Energy East axed
TransCanada cancels plans for Energy East pipeline and Eastern Mainline.
CALGARY — TransCanada Corp. (TSX:TRP) has cancelled its $15.7-billion proposed Energy East pipeline, cutting off a potential conduit to bring more western Canadian oil to eastern refineries and overseas export markets.
CEO Russ Girling cited nonspecific “changed circumstances” for the decision in a brief news release Thursday morning. The Calgary-based company refused to give further explanation.
That led to speculation from all sides as to what the circumstances were, with critics arguing cancellation was prompted by low oil prices and the lack of commercial need for the project and supporters casting the blame on costs and delays from federal government regulatory meddling.
The decision comes a month after TransCanada asked the National Energy Board to put regulatory hearings on hold. It said it had to review an NEB panel’s decision to allow consideration of greenhouse gas emissions caused by producing and processing the oil transported in the pipeline, an unprecedented expansion of the scope of the inquiry.
“It’s a blow. It’s being portrayed as a business decision, but it’s more than that,” said Chris Bloomer, CEO of the Canadian Energy Pipeline Association, adding the decision means about 400,000 barrels per day of foreign oil will continue to be imported into Eastern Canada.
“It really is a result of this constant, and I’ll say this, drip, drip, drip of regulatory uncertainty that are impacting these kinds of infrastructure decisions.”
But Adam Scott, a senior adviser at the environmental group Oil Change International, had a different interpretation.
“Realizing that Energy East would never be allowed if its full climate impact was accounted for, TransCanada has walked away from the project,” he said in a statement. “Energy East was a disaster waiting to happen.”
The proposed project is a 4,500-kilometre pipeline designed to carry 1.1 million barrels of oil a day from Alberta and Saskatchewan to refineries in Montreal and Saint John, N.B. The project includes converting an existing natural gas pipeline to carry crude and building new segments of pipeline to complete the route.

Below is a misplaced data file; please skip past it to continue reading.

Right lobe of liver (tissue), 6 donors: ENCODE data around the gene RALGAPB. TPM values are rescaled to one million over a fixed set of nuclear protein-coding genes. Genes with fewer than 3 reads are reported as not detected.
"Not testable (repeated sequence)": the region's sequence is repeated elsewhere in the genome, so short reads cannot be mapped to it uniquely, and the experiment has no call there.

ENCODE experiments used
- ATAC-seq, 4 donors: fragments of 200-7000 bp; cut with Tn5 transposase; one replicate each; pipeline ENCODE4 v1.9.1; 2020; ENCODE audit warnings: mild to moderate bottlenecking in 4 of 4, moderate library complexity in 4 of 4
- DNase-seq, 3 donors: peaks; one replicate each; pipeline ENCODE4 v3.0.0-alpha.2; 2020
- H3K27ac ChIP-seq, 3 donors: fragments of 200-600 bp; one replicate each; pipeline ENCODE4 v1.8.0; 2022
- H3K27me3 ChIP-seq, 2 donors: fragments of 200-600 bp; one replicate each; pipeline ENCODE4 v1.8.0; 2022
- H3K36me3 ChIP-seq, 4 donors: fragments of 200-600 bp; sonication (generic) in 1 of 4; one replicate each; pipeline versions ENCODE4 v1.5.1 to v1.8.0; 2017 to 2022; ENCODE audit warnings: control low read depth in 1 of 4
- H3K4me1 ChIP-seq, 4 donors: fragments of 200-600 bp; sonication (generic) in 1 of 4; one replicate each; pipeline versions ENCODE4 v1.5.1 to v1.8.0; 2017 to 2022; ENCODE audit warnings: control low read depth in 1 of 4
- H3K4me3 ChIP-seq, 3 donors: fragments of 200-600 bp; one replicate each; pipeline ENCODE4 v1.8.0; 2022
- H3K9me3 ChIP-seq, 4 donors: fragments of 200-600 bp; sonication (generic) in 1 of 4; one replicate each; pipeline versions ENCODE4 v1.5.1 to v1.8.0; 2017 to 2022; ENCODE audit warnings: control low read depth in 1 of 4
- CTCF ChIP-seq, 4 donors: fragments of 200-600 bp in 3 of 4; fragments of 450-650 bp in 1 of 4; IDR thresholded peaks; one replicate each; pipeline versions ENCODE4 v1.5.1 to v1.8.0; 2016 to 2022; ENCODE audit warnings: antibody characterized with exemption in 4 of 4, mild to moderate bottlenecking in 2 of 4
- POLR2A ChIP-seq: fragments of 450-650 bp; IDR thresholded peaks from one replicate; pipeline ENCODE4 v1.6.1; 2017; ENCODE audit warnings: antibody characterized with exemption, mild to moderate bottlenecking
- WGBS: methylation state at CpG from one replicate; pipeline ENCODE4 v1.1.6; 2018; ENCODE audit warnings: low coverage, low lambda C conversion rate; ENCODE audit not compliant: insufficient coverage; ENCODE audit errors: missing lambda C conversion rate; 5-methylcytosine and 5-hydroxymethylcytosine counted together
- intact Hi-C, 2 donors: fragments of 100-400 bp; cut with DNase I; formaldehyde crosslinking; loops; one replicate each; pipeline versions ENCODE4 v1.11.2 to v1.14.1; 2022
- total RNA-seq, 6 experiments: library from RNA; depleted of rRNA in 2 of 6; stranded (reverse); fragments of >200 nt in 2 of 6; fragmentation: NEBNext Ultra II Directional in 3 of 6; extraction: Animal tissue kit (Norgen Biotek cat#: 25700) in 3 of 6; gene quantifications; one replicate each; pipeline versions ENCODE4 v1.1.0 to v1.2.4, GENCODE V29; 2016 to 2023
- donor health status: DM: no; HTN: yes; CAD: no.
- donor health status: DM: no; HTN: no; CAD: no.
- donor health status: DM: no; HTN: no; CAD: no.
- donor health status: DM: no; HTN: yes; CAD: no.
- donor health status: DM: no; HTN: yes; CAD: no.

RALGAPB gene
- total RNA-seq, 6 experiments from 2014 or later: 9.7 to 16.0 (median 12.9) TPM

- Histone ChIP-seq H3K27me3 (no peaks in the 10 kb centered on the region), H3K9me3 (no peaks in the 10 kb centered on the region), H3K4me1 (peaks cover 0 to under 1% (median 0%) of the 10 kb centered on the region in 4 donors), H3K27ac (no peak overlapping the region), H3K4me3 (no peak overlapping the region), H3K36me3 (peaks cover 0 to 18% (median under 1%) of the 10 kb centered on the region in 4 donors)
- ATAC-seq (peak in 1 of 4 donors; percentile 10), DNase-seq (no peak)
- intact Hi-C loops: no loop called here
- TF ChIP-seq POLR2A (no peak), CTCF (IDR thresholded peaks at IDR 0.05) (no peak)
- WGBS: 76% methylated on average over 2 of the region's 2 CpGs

A year ago, its first round of NEB hearings collapsed after protesters shut down hearings in Montreal and accused the panellists of bias, prompting the board to start the review process from scratch with a new, three-member panel early this year.
Some industry analysts have questioned the need for the Energy East project after TransCanada’s 830,000-bpd Keystone XL project received U.S. approval to transport oil from Alberta to the U.S. Gulf Coast and Kinder Morgan won federal approval of its Trans Mountain pipeline project to nearly triple the capacity of the 1,150-kilometre line running from Edmonton to Burnaby, B.C. to 890,000 bpd.
Enbridge Inc.’s rebuild of its Line 3 export pipeline to the U.S. is expected to add another 375,000 bpd by restoring its full capacity.
But the Canadian Association of Petroleum Producers says all the pipelines are needed, predicting in June that national oil production will climb by 33 per cent by 2030 to reach 5.12 million bpd — CEO Tim McMillan said Thursday pipeline capacity will be exceeded under that forecast if Energy East is not in place.
Suncor Energy Inc. (TSX:SU), Canada’s largest oil, gas and refining company by market capitalization, had hoped Energy East would allow it to replace U.S. and offshore oil at its 137,000-barrel-per-day Montreal refinery, said spokeswoman Sneh Seetal.
“We’re disappointed,” she said. “We supported the Energy East pipeline because it would have provided supply options and access to western Canadian crudes for our Montreal refinery and also would have provided access to new markets which is critical for Canadian producers.”
The line would have brought western oil as far east as Irving Oil’s New Brunswick works — Irving president Ian Whitcomb said in a statement, “This is a sad day for Canada.”
The project has opened deep rifts in political circles, with New Brunswick and Alberta premiers expressing disappointment Thursday and Quebec politicians like Montreal Mayor Denis Coderre celebrating its demise.
In its news release, TransCanada said it will record a non-cash charge of about $1 billion in its fourth-quarter results to account for funds invested in the failed venture.
Natural Resources Minister Jim Carr delivers a statement on TransCanada Pipelines’ decision to cancel the Energy East Pipeline project on Parliament Hill in Ottawa on Thursday.